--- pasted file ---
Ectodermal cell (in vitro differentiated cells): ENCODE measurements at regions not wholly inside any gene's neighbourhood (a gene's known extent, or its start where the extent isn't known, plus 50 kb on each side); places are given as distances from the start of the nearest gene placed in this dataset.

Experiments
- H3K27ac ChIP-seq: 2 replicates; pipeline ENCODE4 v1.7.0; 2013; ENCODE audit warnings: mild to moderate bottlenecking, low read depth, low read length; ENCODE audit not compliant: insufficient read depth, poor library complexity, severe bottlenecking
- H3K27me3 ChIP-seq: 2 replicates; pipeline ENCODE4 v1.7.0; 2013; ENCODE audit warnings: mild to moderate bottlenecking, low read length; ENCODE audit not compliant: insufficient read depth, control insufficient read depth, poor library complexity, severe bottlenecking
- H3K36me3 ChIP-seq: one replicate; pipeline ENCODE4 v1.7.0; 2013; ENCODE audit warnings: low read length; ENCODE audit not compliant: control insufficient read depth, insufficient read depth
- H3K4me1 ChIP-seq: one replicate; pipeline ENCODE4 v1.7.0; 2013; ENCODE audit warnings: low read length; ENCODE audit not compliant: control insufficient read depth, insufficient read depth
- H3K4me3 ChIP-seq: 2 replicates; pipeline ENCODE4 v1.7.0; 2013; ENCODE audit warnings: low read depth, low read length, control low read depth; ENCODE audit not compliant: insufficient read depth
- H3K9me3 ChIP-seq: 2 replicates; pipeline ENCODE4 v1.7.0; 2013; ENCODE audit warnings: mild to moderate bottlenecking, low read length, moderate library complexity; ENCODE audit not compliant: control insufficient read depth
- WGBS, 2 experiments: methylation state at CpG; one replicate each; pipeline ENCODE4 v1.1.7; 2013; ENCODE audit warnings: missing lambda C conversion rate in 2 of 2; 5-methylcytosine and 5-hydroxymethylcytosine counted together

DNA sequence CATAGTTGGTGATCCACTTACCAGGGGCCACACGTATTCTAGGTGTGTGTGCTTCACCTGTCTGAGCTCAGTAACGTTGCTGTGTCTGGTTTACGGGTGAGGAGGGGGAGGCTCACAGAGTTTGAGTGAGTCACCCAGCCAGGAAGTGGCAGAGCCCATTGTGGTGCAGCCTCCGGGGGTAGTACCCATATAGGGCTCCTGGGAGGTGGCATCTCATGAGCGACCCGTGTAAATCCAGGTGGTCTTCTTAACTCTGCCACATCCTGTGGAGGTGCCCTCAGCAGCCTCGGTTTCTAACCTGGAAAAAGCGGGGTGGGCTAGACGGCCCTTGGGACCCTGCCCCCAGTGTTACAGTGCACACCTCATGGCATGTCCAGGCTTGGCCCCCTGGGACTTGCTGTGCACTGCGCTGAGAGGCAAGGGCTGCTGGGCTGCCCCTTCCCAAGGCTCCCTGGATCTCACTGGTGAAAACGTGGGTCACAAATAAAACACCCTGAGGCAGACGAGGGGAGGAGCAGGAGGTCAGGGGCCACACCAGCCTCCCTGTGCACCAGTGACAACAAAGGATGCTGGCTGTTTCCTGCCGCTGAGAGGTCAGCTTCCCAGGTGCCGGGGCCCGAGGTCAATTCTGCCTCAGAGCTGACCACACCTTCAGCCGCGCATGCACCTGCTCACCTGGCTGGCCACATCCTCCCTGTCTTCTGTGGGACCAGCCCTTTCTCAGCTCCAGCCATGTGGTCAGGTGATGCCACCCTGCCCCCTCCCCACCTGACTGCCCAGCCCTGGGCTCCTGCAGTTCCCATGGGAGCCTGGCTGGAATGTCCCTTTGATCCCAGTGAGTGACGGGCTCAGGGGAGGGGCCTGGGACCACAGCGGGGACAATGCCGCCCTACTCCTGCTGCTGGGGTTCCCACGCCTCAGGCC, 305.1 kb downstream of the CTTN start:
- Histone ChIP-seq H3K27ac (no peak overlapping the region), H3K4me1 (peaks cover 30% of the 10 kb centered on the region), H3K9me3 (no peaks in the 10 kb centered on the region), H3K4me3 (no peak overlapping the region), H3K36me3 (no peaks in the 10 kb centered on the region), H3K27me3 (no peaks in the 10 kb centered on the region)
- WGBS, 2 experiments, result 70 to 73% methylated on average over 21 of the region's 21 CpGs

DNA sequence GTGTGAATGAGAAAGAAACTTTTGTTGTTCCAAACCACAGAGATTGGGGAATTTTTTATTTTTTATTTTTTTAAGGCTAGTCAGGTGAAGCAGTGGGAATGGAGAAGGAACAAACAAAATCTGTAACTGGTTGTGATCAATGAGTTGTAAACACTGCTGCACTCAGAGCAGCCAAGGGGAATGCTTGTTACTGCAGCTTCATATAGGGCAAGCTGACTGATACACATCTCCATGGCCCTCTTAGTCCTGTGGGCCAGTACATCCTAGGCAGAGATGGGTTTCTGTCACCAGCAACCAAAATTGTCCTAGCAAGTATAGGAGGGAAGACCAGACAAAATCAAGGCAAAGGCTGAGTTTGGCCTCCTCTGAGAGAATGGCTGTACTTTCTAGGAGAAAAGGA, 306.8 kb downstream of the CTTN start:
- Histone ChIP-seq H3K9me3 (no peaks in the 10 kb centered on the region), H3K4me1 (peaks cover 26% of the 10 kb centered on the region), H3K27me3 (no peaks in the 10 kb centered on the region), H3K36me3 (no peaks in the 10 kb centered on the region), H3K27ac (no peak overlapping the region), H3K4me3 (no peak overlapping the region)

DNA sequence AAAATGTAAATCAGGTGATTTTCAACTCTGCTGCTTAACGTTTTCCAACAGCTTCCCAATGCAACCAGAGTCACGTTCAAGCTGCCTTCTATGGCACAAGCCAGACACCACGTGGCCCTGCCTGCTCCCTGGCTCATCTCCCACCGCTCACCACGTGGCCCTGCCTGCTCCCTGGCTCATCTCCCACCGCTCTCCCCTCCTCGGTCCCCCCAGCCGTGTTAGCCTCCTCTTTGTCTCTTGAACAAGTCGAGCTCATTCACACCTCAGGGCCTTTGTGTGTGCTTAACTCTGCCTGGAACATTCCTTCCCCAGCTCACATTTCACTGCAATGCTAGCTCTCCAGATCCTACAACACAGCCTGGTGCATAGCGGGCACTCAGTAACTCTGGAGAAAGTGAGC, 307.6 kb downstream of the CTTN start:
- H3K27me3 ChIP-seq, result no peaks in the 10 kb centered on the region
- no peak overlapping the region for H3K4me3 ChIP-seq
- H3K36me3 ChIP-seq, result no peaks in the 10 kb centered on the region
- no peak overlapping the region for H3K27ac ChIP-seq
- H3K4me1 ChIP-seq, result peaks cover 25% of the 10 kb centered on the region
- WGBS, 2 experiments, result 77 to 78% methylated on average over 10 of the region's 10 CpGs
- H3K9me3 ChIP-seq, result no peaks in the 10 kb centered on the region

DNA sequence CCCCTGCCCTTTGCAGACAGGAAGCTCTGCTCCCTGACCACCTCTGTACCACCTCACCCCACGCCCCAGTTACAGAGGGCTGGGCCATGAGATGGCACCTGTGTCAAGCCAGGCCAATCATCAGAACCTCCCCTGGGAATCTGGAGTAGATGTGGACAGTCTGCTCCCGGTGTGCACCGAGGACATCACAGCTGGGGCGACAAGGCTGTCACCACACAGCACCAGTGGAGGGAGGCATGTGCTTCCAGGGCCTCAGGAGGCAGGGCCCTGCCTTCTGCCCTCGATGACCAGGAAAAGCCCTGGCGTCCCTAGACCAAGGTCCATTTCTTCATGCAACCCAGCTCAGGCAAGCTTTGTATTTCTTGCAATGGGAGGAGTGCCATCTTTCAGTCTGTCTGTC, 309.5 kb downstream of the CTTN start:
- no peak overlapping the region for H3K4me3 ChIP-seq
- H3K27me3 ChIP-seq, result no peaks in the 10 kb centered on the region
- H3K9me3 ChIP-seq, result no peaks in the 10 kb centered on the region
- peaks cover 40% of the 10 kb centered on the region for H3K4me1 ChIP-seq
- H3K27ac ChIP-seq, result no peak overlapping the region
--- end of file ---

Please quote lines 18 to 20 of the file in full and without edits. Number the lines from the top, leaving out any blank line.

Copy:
- H3K36me3 ChIP-seq, result no peaks in the 10 kb centered on the region
- no peak overlapping the region for H3K27ac ChIP-seq
- H3K4me1 ChIP-seq, result peaks cover 25% of the 10 kb centered on the region